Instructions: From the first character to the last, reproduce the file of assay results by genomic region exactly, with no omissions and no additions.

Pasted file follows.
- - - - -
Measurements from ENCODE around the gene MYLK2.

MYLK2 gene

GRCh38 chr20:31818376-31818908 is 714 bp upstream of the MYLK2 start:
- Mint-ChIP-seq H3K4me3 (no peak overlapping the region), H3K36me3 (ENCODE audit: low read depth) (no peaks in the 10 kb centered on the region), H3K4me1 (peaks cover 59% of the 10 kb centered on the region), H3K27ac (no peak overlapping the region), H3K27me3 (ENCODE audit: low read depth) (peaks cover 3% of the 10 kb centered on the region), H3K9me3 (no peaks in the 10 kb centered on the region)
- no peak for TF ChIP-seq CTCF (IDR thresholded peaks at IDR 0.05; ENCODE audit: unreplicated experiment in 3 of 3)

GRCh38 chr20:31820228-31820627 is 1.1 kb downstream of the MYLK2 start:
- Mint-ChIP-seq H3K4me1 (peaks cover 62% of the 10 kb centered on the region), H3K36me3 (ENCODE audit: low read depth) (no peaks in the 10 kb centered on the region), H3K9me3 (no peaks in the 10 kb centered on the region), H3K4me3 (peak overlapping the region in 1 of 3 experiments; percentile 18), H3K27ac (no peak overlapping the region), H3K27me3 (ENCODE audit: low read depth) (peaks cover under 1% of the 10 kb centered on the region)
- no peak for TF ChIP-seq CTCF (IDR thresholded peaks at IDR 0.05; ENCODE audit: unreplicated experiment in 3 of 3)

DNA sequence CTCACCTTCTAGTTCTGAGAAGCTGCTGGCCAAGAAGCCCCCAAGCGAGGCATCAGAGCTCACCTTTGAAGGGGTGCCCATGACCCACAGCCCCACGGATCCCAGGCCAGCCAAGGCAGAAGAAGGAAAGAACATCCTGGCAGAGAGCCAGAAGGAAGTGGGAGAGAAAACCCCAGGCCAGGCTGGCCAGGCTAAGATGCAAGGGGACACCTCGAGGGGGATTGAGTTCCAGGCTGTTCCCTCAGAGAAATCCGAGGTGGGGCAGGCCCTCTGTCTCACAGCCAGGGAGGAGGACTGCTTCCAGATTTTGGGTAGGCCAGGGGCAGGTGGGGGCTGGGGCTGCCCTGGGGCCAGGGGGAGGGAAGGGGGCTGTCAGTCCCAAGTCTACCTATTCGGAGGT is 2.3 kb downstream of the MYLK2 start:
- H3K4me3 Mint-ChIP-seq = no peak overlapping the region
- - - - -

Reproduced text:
Measurements from ENCODE around the gene MYLK2.

MYLK2 gene

GRCh38 chr20:31818376-31818908 is 714 bp upstream of the MYLK2 start:
- Mint-ChIP-seq H3K4me3 (no peak overlapping the region), H3K36me3 (ENCODE audit: low read depth) (no peaks in the 10 kb centered on the region), H3K4me1 (peaks cover 59% of the 10 kb centered on the region), H3K27ac (no peak overlapping the region), H3K27me3 (ENCODE audit: low read depth) (peaks cover 3% of the 10 kb centered on the region), H3K9me3 (no peaks in the 10 kb centered on the region)
- no peak for TF ChIP-seq CTCF (IDR thresholded peaks at IDR 0.05; ENCODE audit: unreplicated experiment in 3 of 3)

GRCh38 chr20:31820228-31820627 is 1.1 kb downstream of the MYLK2 start:
- Mint-ChIP-seq H3K4me1 (peaks cover 62% of the 10 kb centered on the region), H3K36me3 (ENCODE audit: low read depth) (no peaks in the 10 kb centered on the region), H3K9me3 (no peaks in the 10 kb centered on the region), H3K4me3 (peak overlapping the region in 1 of 3 experiments; percentile 18), H3K27ac (no peak overlapping the region), H3K27me3 (ENCODE audit: low read depth) (peaks cover under 1% of the 10 kb centered on the region)
- no peak for TF ChIP-seq CTCF (IDR thresholded peaks at IDR 0.05; ENCODE audit: unreplicated experiment in 3 of 3)

DNA sequence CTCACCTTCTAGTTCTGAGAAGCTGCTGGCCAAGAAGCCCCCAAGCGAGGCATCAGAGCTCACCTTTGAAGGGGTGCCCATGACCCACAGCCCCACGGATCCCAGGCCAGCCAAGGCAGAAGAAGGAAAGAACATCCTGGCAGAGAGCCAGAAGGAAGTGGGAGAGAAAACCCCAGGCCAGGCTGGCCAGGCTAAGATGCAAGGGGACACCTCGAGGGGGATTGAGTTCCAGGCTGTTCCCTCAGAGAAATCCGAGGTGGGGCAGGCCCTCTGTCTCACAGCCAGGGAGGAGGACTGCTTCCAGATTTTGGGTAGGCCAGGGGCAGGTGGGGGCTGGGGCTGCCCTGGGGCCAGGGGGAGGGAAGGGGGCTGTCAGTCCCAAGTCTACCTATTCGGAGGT is 2.3 kb downstream of the MYLK2 start:
- H3K4me3 Mint-ChIP-seq = no peak overlapping the region